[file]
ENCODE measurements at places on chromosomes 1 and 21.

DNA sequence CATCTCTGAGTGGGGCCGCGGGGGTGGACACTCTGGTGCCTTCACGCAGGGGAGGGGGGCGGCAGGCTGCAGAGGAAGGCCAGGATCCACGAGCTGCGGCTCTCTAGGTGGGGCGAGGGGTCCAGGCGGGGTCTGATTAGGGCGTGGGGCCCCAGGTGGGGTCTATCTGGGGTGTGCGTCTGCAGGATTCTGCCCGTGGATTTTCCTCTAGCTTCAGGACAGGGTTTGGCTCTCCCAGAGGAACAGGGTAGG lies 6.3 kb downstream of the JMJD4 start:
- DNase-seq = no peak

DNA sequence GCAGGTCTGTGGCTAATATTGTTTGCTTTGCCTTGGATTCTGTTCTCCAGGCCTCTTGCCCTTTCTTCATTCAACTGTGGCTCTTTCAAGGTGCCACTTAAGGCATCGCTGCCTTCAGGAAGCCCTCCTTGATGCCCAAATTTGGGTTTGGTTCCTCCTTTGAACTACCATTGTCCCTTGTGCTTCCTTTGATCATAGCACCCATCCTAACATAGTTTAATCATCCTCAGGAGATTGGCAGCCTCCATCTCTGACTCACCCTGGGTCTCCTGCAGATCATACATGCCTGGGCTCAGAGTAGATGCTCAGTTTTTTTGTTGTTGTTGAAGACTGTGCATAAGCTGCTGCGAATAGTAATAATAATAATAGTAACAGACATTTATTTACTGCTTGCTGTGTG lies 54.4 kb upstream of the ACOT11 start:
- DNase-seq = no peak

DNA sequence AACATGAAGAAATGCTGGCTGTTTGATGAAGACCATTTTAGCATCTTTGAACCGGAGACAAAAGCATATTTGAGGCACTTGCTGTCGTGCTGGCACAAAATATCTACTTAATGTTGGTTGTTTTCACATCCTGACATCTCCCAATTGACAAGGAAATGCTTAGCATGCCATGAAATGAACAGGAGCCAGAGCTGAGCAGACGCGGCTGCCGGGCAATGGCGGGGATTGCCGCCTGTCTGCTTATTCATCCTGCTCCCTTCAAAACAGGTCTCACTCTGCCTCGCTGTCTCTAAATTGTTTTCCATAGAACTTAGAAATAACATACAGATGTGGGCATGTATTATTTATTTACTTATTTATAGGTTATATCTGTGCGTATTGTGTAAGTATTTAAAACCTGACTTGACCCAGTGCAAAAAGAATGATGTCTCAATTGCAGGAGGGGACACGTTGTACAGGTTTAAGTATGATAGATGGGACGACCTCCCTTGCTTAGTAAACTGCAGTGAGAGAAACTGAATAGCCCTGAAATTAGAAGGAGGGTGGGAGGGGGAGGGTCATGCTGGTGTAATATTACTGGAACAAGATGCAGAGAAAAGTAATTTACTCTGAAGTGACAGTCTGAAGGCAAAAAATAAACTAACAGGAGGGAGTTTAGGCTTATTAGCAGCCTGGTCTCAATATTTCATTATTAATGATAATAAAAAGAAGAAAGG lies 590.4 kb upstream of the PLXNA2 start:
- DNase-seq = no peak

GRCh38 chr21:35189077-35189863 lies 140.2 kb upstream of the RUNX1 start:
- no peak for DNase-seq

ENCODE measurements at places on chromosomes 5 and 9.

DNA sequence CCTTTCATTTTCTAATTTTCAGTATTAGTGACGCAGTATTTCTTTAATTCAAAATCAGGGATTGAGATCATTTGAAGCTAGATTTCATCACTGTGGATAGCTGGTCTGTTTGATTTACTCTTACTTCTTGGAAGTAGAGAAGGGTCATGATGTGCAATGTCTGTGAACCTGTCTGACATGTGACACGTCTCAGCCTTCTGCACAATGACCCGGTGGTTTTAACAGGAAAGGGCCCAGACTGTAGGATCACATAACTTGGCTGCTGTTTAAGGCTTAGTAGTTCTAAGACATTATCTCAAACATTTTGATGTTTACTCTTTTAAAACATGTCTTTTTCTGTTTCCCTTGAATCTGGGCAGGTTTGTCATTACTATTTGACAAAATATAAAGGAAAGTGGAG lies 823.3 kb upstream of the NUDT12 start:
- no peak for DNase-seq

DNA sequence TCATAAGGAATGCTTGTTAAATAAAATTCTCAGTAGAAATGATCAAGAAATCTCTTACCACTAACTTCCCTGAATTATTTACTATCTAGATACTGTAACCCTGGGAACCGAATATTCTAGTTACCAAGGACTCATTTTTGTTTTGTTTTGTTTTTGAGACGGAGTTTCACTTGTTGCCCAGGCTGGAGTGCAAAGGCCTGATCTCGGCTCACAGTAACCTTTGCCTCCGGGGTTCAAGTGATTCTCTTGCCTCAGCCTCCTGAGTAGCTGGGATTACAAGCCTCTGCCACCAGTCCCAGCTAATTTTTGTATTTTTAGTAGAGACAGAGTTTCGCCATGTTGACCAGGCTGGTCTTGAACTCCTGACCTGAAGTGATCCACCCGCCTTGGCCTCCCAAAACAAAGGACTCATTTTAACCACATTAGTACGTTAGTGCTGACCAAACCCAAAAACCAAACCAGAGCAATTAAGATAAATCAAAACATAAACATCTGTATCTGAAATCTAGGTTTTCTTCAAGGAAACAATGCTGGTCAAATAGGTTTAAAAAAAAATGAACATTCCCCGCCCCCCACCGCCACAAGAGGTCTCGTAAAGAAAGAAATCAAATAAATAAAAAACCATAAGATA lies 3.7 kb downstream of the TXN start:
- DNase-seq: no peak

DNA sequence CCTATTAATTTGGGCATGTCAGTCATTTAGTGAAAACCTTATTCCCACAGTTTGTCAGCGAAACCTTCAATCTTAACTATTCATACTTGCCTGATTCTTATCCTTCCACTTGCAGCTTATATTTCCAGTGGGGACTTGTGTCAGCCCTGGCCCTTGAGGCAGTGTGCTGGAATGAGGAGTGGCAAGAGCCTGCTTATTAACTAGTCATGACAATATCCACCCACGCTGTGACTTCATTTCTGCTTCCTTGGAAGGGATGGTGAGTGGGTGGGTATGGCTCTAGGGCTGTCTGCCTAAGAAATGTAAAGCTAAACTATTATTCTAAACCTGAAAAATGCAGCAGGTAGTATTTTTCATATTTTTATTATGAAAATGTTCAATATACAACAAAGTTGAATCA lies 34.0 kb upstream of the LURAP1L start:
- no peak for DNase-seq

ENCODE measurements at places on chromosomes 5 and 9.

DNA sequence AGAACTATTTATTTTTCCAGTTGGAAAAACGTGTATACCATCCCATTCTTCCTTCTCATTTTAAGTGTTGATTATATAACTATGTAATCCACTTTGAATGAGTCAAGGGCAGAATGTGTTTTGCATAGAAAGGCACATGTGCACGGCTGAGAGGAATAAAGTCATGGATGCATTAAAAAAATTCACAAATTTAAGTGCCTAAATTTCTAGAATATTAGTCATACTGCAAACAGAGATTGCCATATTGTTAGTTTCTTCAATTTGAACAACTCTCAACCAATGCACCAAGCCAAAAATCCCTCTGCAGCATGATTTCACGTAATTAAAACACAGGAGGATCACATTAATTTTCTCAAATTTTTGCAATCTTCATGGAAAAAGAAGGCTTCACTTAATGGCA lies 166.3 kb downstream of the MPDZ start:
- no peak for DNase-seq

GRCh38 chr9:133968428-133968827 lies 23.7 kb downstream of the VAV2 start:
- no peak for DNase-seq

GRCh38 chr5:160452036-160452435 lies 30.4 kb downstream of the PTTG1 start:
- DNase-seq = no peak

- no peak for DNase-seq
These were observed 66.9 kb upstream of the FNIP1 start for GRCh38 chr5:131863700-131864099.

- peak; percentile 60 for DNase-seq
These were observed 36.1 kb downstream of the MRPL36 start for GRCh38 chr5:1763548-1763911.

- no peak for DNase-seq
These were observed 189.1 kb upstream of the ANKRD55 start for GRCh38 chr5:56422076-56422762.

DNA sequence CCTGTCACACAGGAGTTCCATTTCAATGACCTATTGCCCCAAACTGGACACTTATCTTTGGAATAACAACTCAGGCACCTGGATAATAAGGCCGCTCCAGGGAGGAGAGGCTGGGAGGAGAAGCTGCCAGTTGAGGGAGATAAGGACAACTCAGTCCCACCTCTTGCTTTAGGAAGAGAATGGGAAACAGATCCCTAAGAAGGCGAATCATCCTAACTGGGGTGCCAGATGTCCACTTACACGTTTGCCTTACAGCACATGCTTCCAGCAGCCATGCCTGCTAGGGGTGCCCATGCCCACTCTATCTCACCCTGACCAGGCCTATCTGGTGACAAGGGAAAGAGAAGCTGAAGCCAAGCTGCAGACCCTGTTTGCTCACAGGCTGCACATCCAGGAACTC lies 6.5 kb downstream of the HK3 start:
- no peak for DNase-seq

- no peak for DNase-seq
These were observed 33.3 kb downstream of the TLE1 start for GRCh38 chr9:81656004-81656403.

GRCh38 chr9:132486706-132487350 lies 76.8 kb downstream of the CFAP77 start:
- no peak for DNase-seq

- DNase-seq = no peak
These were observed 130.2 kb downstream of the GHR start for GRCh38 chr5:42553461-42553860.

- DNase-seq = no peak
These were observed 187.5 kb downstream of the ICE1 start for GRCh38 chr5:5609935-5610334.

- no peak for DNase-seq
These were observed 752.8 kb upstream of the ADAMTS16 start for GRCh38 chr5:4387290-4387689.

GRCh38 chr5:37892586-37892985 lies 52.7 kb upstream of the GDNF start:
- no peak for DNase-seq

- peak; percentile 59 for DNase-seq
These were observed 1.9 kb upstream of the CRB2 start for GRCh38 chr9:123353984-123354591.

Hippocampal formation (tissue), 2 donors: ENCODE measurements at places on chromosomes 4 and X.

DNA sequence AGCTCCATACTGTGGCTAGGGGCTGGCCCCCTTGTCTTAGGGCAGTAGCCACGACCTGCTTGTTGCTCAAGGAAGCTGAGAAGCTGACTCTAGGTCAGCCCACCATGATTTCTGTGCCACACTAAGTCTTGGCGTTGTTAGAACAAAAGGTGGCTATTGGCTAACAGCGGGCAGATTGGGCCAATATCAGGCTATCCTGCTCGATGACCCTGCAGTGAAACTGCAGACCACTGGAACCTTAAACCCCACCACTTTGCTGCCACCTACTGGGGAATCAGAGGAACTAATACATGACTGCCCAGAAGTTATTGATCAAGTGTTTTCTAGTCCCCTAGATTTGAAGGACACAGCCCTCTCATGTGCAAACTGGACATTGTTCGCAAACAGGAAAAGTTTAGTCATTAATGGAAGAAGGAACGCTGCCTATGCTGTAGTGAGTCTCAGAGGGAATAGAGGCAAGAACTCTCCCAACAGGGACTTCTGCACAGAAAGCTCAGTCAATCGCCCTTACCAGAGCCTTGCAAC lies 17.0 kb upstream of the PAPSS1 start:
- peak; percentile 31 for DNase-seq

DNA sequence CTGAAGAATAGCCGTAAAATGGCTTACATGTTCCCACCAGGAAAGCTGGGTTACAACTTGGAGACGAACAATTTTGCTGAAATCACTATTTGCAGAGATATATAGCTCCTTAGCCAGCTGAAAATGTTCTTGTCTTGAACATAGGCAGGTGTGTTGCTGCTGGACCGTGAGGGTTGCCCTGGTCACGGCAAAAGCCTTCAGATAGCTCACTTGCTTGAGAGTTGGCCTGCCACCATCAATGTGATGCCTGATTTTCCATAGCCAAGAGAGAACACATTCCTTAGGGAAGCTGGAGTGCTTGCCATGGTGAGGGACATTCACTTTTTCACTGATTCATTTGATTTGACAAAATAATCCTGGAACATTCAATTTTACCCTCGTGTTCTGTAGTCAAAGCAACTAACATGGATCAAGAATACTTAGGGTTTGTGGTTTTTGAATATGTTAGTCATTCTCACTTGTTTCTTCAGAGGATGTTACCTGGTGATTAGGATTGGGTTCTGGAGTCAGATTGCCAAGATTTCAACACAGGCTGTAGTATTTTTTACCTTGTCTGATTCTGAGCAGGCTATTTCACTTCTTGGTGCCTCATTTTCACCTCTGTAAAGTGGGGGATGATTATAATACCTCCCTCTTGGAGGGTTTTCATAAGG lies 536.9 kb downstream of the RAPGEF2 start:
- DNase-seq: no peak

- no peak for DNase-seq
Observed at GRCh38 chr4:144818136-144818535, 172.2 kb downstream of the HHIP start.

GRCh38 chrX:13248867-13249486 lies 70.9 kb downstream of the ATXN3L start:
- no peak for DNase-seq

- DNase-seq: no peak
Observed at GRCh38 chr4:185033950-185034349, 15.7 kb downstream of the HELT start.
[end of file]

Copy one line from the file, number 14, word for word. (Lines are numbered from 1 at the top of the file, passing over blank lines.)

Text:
- DNase-seq: no peak